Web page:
• Enact an ordinance requiring property owners to remove graffiti within a certain amount of time (typically 24 to 72 hours after the graffiti is detected).
  • Use some government funds to defray the costs to citizens of graffiti removal.
  • Set up a graffiti hotline to encourage citizen reporting.
  • Establish a graffiti abatement team that includes staff from the police, code enforcement, prosecutor’s office, and public works.
  • Design building walls and other surfaces so that they are not conducive to graffiti.

Control Disorderly Behavior on the Streets 

Panhandlers begging aggressively, chronic inebriates staggering around or passed out on the streets, mentally ill people acting strangely or menacingly, disorderly youth intimidating passersby, and other such disorder, particularly in busy commercial districts, can undermine the general public’s perception of safety and the area’s legitimate commerce. Police must handle such people and behavior with care. They are obliged to respect constitutionally protected speech and conduct, and protect even disorderly people from harm, while maintaining reasonable order and minimizing undue fear and intimidation. You should do the following:

  • Recognize that most courts deem panhandling constitutionally protected activity, but governments can prohibit aggressive panhandling and panhandling at certain locations.
  • Ensure that truly needy people have access to emergency food, clothing, shelter, and medical care. If you can ensure that, then discourage people from contributing to panhandlers because doing so typically only enables self-destructive lifestyles that also compromise community order.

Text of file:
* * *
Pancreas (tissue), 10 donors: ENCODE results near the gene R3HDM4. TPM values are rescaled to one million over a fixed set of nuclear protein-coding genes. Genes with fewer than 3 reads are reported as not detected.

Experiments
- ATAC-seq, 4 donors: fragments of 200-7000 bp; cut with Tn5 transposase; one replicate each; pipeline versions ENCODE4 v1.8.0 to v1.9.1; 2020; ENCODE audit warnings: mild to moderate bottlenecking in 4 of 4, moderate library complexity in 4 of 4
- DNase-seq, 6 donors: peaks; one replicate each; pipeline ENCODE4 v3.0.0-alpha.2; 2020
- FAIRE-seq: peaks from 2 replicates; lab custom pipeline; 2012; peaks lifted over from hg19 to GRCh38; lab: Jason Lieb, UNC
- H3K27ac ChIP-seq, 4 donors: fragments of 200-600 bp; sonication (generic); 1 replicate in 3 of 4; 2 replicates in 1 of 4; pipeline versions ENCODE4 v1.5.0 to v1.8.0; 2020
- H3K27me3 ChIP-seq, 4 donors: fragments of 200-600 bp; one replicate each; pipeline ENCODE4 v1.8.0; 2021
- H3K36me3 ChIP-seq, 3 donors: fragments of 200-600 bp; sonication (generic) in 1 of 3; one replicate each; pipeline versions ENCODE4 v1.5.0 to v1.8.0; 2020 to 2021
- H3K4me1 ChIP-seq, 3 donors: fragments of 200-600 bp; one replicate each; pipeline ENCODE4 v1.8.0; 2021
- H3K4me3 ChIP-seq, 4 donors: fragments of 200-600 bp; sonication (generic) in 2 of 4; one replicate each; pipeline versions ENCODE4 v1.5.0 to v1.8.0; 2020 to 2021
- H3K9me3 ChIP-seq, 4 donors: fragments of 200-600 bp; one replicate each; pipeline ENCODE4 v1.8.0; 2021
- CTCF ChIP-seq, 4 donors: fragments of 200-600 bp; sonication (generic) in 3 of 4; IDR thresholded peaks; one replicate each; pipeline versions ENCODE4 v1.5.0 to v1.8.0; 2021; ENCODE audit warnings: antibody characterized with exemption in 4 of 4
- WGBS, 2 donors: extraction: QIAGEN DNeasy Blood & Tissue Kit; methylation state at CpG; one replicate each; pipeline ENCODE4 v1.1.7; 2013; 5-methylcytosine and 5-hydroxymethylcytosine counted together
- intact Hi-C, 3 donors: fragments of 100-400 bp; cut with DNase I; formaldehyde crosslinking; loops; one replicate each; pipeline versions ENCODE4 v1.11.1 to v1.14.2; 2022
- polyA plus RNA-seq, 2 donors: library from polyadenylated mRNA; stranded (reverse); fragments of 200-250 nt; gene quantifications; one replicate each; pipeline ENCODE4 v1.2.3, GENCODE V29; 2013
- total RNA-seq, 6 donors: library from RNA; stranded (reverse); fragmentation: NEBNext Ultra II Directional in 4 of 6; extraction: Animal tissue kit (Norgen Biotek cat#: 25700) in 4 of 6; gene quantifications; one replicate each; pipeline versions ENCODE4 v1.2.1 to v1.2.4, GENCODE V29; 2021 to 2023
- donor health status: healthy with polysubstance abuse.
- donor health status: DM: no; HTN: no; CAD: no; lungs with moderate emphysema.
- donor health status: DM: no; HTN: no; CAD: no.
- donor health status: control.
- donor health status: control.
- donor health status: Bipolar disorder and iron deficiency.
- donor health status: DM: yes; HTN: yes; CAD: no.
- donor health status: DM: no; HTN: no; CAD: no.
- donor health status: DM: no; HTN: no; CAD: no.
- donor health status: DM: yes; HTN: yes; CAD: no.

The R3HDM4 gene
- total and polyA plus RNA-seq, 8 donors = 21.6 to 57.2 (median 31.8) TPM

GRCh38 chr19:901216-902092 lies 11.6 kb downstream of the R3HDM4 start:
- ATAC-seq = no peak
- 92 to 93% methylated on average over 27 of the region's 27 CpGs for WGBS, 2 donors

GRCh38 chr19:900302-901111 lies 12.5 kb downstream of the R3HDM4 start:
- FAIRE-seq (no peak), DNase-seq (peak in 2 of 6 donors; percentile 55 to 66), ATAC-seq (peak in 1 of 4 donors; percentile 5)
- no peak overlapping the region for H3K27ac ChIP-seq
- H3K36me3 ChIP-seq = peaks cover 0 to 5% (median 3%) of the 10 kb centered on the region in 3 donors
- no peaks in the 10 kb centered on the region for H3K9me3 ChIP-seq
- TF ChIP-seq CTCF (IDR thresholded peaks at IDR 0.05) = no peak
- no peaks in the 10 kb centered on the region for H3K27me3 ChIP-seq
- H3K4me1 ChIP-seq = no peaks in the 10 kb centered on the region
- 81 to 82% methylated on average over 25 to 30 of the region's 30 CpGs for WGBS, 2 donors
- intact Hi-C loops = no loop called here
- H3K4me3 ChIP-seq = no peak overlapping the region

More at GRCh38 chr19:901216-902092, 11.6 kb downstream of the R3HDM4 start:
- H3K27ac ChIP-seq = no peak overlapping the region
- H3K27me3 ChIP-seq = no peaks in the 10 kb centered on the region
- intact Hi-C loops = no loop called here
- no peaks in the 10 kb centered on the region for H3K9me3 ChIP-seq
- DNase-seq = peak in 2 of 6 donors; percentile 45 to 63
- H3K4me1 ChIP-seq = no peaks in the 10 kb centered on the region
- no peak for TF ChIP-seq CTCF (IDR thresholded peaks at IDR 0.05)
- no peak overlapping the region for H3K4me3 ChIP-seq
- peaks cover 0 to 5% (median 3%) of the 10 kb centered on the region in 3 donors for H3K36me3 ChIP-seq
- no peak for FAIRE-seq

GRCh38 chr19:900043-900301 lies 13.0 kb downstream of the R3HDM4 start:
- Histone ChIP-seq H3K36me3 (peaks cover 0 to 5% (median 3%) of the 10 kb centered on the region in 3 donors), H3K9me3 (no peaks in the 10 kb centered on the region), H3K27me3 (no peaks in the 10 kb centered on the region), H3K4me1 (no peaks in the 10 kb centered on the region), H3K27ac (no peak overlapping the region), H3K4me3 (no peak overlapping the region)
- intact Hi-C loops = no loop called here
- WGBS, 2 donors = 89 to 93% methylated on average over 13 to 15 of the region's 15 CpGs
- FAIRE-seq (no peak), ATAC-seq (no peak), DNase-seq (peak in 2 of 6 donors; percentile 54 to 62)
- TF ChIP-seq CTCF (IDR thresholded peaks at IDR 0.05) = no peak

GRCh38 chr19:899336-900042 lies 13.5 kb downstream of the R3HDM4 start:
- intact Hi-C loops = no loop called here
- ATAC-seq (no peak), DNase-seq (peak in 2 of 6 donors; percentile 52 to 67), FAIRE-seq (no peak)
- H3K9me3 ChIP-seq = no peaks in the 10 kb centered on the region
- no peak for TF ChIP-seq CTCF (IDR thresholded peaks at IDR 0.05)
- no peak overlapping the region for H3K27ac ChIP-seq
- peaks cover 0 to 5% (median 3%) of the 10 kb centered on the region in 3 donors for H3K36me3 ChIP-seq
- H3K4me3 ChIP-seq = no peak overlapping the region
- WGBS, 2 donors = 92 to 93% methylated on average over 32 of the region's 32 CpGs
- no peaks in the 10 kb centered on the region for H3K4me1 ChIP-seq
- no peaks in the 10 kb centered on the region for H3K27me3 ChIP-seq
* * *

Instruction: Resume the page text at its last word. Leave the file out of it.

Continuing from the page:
• Ensure that police can quickly access mental health services to help them deal with people in mental crisis.
  • Restrict chronic inebriates’ access to alcohol. Prohibit the sale of alcohol to intoxicated people and known chronic inebriates, and enforce those prohibitions.
  • Figure out why youth choose to hang out in places where they are disruptive to others and work with the youth to find more acceptable places to go. Condition any hanging-out privileges you might grant on the youths’ appropriate behavior.

Control Street Prostitution 

Street prostitution demands police attention for various reasons: it offends uninvolved citizens, children may be involved in the prostitution trade, prostitutes are at high risk of being assaulted, prostitutes and their pimps sometimes rob clients, it undermines the area’s legitimate commerce, it is often connected with organized crime, and it contributes to the spread of disease. Arresting prostitutes and their clients in undercover operations can be an important part of an effective strategy, but will not suffice by itself. Other specific effective measures include the following:

  • Change the physical and commercial environment where prostitution markets exist to make them less attractive to prostitutes. 
  • Enhance lighting, redevelop abandoned or blighted property, increase the legitimate use of space, and alter traffic patterns and rules to discourage vehicle soliciting.
  • Establish or support programs to educate, counsel, and deter prostitutes and their clients from continuing their activity. These programs are often more effective when reinforced by the threat of criminal prosecution for failing to complete them.
  • Be careful about publicly shaming prostitutes or their clients. Some citizens and media outlets find this excessive or unnecessary, and its efficacy is unknown.

Discourage businesses near prostitution markets such as motels, rental housing, and taverns from allowing their properties to be used to facilitate prostitution. Use a variety of civil and criminal enforcement tools, as well as negative publicity.


Source:  COPS Office.  Effective Policing and Crime Prevention: A Problem-Oriented Guide for Mayors, City Managers, and County Executives.


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File Created:  08/10/2019

Last Modified:  02/28/2024